Economic Benefits of High Education

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Economic Benefits of Higher Education

As you grow up, all throughout school, your elders tell you how you need to prepare for college and go to college. You think that it is just another step towards adulthood, a way to become better prepared for the job market, a time to party. It is all of those things but it is also has an incredibly profound benefit to the economic betterment of our society. From higher income to increased employment rates, education pays, literally.

A study done by the University of Illinois, Loyola University Chicago and a host of other institutions showed some very reflective results in regard to higher education. It showed that as people assume; people with higher education make more money (Resek 1). A male who is a high school graduate makes $37,680 on average versus a male with a bachelors degree who makes $80,144 on average (United States 679). That constitutes a difference $42,464 a year in earnings; a very significant figure. Seeking employment is also much easier for the highly educated. The unemployment rate for those without a high school diploma was 8.8%, 5.5% for high school graduates but a mere 3.1% for college graduates in 2004-2005 (United States 608). This shows how it becomes much easier to simply be employed by seeking and attaining higher education. In any case, sheer financial gain is only one of the many benefits of higher education.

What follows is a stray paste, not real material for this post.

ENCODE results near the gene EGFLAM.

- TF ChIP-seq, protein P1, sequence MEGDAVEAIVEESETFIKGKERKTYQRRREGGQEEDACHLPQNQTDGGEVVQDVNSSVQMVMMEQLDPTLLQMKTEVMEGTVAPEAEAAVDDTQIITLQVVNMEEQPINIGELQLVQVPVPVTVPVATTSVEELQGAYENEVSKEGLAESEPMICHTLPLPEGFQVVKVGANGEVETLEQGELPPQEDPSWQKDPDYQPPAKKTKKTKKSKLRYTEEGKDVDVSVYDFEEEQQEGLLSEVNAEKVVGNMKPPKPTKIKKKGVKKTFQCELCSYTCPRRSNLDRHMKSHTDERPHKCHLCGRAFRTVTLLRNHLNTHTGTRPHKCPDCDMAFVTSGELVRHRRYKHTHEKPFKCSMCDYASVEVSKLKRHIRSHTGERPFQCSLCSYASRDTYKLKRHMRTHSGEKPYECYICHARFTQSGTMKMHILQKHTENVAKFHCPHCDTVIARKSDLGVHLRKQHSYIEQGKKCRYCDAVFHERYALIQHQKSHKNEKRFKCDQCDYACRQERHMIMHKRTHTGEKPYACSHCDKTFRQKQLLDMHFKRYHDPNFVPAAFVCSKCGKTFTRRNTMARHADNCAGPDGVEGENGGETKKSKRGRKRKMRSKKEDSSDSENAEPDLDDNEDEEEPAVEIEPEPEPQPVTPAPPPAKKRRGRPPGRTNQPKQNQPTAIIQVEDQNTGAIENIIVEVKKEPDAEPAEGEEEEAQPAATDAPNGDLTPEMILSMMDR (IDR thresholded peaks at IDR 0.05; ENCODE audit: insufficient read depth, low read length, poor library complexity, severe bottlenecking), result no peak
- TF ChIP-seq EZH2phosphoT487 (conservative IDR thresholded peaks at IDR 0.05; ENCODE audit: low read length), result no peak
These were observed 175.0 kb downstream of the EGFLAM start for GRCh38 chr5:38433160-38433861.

The governments investment in institutions of higher learning is ingenious. In the state of Illinois in 1999 the government invested $2.5 billion in colleges and universities. For every dollar that was spent they received $2.40 in increased tax receipts. To gain that same amount in tax revenue would have taken an investment $5.9 billion; an investment not needed due to tax income attributed to higher education (Resek 3). It was also found that the presence of colleges and universities brought 455,000 more jobs to the state, 130,000 of which were out-of-state, as well...
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